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20 SECONDS HANDHELD! My camera is better than yours

20-second handheld exposure at night
(Image credit: James Artaius)

Okay, let me set the scene. I was on vacation in Santorini, Greece, and after posting a selfie on Instagram one of my friends (a noted petrolhead) spotted an old red car in the background. 

He asked me if it was an old Ford Capri, so I replied that I hadn't even noticed it behind me – but that the next time I was out, I'd take a photo for him. As it turns out, the next time turned out to be at night, and my phone camera just wasn't doing the trick. Thankfully, I had my trusty Olympus OM-D E-M5 Mark III (opens in new tab) with me – so I set out to take a photo that wasn't a grainy, blurry mess.

• This is the camera I took on my first post-pandemic vacation (opens in new tab)

You probably can't tell from the photo, but it was dark. The post-sunset sky was gorgeous colors, but there was virtually no ambient light and only limited illumination coming from street and house lights. 

Olympus OM-D E-M5 Mark III + M.Zuiko 12-40mm f/2.8 Pro (50mm equiv, 20 secs, ISO200, f/6.3) (Image credit: James Artaius)

Even my f/2.8 trinity lens wasn't fast enough to let the necessary amount of light onto the sensor, and I try not to bump up the ISO on my shots unless I can possibly help it. 

However, because Olympus / OM System has the best in-body image stabilization (IBIS) in the business, I knew that the E-M5 Mark III would enable me to handhold with a slow shutter speed.

What I didn't know, though, was just how slow a shutter speed I could handhold.

One second is okay on just about any camera. I can just about squeeze two or three out of a camera with no IBIS, provided the focal length isn't too long. But I've never gone above ten even, with an Olympus body (and shooting at a comfortable 24mm). 

Bless my phone camera, but it had no chance of getting a decent shot in this little light (Image credit: Alis Volat)

So to hit 20 seconds completely handheld (especially with my shaky hands and lackluster technique) at 50mm felt pretty bloomin' impressive – and if you click to open the full-size version of the image, you'll see that the detail ain't bad. Certainly enough to confirm that this was, in fact, a Ford Escort, not a Capri.

I'm sure plenty of people will have plenty to say. Yes, I know that being able to handhold for a long time doesn't actually make this "the best camera". Yes, I know that the picture itself is nothing to write home about. Yes, I know that it's not totally sharp. And yes, I'm sure other people have shot sharper shots with slower shutter speeds than me.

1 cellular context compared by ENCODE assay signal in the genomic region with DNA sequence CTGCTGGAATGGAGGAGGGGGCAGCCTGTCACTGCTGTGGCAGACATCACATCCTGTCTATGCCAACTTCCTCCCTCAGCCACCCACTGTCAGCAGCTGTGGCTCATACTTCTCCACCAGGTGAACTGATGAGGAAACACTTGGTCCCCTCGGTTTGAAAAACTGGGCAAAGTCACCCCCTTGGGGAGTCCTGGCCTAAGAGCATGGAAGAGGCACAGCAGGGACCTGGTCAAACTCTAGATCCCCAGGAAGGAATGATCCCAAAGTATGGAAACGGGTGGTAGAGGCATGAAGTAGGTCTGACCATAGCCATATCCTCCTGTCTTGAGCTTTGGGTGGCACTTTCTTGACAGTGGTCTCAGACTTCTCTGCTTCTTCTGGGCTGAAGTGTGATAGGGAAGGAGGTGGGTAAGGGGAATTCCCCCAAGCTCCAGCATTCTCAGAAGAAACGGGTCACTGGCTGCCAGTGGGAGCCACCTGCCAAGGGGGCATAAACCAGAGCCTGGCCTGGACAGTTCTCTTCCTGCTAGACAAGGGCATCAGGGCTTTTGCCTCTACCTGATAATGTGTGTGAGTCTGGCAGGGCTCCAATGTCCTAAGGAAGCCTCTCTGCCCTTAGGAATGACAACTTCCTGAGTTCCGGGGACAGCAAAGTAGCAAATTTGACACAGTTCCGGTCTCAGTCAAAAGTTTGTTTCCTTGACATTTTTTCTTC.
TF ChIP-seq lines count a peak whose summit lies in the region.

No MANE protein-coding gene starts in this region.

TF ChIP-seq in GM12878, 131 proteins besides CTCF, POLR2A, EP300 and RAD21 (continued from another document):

You know what, though? I've personally never used another camera where I can personally handhold a shot that long. And the next time anyone says that Micro Four Thirds cameras are no good in low light, you can point them at this article and kindly inform them that they have no clue what they're talking about. 

Read more: 

Olympus OM-D E-M5 Mark III review (opens in new tab)
Best Olympus cameras (OM System) (opens in new tab)
Best Olympus lenses (OM System)
(opens in new tab)Best Micro Four Thirds cameras
(opens in new tab)Best Micro Four Thirds lenses (opens in new tab)

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James Artaius
James Artaius

The editor of Digital Camera World, James has 21 years experience as a magazine and web journalist and started working in the photographic industry in 2014 (as an assistant to Damian McGillicuddy, who succeeded David Bailey as Principal Photographer for Olympus). In this time he shot for clients as diverse as Aston Martin Racing, Elinchrom and L'Oréal, in addition to shooting campaigns and product testing for Olympus, and providing training for professionals. This has led him to being a go-to expert for camera and lens reviews, photographic and lighting tutorials, as well as industry analysis, news and rumors for publications such as Digital Camera Magazine (opens in new tab)PhotoPlus: The Canon Magazine (opens in new tab)N-Photo: The Nikon Magazine (opens in new tab)Digital Photographer (opens in new tab) and Professional Imagemaker, as well as hosting workshops and demonstrations at The Photography Show (opens in new tab). An Olympus and Canon shooter, he has a wealth of knowledge on cameras of all makes – and a fondness for vintage lenses and instant cameras.